‘Vast global changes—changes that have touched every developed country to a greater or lesser degree—have squeezed the incomes of those in the middle and have lengthened the odds that those born poor will escape poverty. In response, hard-pressed Americans now favor a thicker social insurance net. It’s not because they have fallen short of the rugged independence of their parents and grandparents. It’s because they face a harsher economic climate than their parents and grandparents did.’
Mr. Frum begins his long turgid moralizing on the Immigration Question with a caution on the use of robots, of ever advancing technology, as an indicator of the decline of employment opportunities for Americans, and those declining opportunities, exacerbated by unwise immigration reform, as reasons not pass an Immigration Bill. The quoted paragraph is just a small example of his failure to mention the very real collapse of the once ascendent practice of the Free Market: it’s rhetorical function is as self-exculpatory chatter, in defense of his anti-immigration argument. ‘The harsher economic climate’ equals a Capital failed in it’s ‘reformed instantiation’ after the Financial Reform of 1999, to provide the rosy predictions of it’s rationalizes, Mr. Frum being at the head of the parade!
But let us just consider the declining American birthrate and it’s relation to an increase in immigration. Mr. Frum has not read fellow Conservative Ross Douthat, on this very subject, although that birthrate decline might just be an argumentative inconvenience in the furtherance of Mr. Frum’s argument. Consider his status as propagandist with an ideological point to make rather than as a truth seeker. Mr. Douthat’s essay of December 1, 2012 essay titled ‘More Babies, Please’ marks a Conservative’s concern:
If, that is, our dynamism persists. But that’s no longer a sure thing. American fertility plunged with the stock market in 2008, and it hasn’t recovered. Last week, the Pew Research Center reported that U.S. birthrates hit the lowest rate ever recorded in 2011, with just 63 births per 1,000 women of childbearing age. (The rate was 71 per 1,000 in 1990.) For the first time in recent memory, Americans are having fewer babies than the French or British.
The plunge might be temporary. American fertility plummeted during the Great Depression, and more recent downturns have produced modest dips as well. This time, the birthrate has fallen fastest among foreign-born Americans, and particularly among Hispanics, who saw huge amounts of wealth evaporate with the housing bust. Many people may simply be postponing childbearing until better times return, and a few years of swift growth could produce a miniature baby boom.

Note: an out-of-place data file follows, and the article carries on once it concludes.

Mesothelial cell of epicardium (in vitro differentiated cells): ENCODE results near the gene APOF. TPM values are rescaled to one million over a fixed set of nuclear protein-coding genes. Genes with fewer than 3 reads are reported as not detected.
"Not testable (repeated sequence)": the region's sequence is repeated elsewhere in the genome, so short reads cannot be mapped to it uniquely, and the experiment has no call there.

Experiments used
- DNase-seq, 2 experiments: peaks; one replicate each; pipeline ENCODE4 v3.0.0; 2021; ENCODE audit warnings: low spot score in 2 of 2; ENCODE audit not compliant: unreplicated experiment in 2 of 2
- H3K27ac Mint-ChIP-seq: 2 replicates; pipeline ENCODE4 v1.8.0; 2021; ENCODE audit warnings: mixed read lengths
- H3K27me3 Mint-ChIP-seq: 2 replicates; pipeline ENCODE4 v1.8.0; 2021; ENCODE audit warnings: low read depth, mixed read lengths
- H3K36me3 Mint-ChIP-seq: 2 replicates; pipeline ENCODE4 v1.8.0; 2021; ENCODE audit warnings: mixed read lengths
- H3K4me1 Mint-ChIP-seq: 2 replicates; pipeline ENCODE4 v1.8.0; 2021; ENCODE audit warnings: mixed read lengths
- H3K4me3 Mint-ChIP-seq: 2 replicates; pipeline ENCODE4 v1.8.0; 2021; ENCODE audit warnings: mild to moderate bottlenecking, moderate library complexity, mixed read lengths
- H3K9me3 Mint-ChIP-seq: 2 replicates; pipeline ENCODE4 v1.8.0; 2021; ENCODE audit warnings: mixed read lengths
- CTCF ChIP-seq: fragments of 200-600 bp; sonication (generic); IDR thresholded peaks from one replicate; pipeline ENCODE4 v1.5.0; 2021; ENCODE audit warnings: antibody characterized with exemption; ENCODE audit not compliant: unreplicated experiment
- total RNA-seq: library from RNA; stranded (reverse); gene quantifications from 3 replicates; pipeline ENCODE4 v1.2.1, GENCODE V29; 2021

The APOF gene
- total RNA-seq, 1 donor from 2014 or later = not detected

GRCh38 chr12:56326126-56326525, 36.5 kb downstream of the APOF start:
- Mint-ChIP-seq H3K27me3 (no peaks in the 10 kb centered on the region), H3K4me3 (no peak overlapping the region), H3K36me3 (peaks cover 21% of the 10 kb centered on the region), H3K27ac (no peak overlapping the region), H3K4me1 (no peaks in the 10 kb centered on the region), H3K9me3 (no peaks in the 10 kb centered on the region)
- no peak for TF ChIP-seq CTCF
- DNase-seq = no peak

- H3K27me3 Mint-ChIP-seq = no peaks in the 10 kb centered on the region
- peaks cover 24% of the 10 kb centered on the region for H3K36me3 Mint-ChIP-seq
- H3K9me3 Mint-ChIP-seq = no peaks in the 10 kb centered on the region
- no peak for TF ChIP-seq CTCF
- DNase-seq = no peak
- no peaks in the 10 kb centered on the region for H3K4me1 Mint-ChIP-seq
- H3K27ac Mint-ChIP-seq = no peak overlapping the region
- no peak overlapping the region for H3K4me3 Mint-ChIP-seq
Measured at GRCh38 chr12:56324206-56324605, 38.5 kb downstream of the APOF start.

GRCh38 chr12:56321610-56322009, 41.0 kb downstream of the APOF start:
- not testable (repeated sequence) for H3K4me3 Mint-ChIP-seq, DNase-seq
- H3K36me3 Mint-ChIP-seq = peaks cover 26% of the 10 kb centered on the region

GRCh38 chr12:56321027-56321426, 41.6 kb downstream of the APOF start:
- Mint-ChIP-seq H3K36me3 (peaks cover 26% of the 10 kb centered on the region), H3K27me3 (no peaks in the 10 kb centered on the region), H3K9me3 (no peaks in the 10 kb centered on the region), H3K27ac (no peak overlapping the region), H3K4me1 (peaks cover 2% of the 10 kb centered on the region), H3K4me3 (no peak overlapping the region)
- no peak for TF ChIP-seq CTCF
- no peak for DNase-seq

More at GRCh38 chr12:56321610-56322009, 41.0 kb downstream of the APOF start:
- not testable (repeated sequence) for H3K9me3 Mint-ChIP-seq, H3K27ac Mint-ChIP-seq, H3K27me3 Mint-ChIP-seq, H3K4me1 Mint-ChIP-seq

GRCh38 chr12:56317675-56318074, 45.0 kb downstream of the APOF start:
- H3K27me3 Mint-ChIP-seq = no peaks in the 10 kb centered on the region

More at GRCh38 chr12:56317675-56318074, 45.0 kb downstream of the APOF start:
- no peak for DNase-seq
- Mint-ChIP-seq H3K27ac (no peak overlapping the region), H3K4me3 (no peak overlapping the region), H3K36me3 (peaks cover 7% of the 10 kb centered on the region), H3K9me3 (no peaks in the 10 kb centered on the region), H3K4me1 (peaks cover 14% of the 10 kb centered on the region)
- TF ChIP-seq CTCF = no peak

Mr. Frum’s characterization of ‘vast global changes’ is really about the failure of Capital to even acknowledge it’s civic responsibility, whose status as ‘persons’ has been affirmed by the Citizens United decision: and citizens have very real civic obligations. Another component of Mr. Frum’s maladroit atttack on ‘Immigration Reform’, is that it is an invitation to the great unwashed from Mexico, strategically unmentioned except for this glancing reference to: “How to appeal to Hispanic voters.” Mr. Frum’s maintenance of his bourgeois political respectability is always a paramount concern. The Conservative Party Line is awash in Decline Hysteria, and as Mr. Frum argues it ‘Immigration Reform’ is the path to a more precipitous economic decline. While leaving the vexing question of the utter failure of Capital to fulfill it’s real civic responsibilities as a question not worth consideration.
A quote from the Pew report:
The overall U.S. birth rate, which is the annual number of births per 1,000 women in the prime childbearing ages of 15 to 44, declined 8% from 2007 to 2010. The birth rate for U.S.-born women decreased 6% during these years, but the birth rate for foreign-born women plunged 14%—more than it had declined over the entire 1990-2007 period.1 The birth rate for Mexican immigrant women fell even more, by 23%.
inal 2011 data are not available, but according to preliminary data from the National Center for Health Statistics, the overall birth rate in 2011 was 63.2 per 1,000 women of childbearing age. That rate is the lowest since at least 1920, the earliest year for which there are reliable numbers.2 The overall U.S. birth rate peaked most recently in the Baby Boom years, reaching 122.7 in 1957, nearly double today’s rate. The birth rate sagged through the mid-1970s but stabilized at 65-70 births per 1,000 women for most years after that before falling again after 2007, the beginning of the Great Recession.
The very women who remain the unmentioned potential threat to American continuing prosperity in this age of ‘harsher economic climate’ by Mr. Frum, Mexican immigrant women’s birthrate fell by 23%. A question occurs: If America’s birthrate is in decline, immigration seems the most natural remedy to fill that gap. But, again, Mr. Frum leaves out what is rhetorically inconvenient to his argument. The road to citizenship for immigrants is the American Story! And Capital should do it’s civic duty and supply jobs and careers that all citizens can build a life upon, to put it in it’s simplistic terms.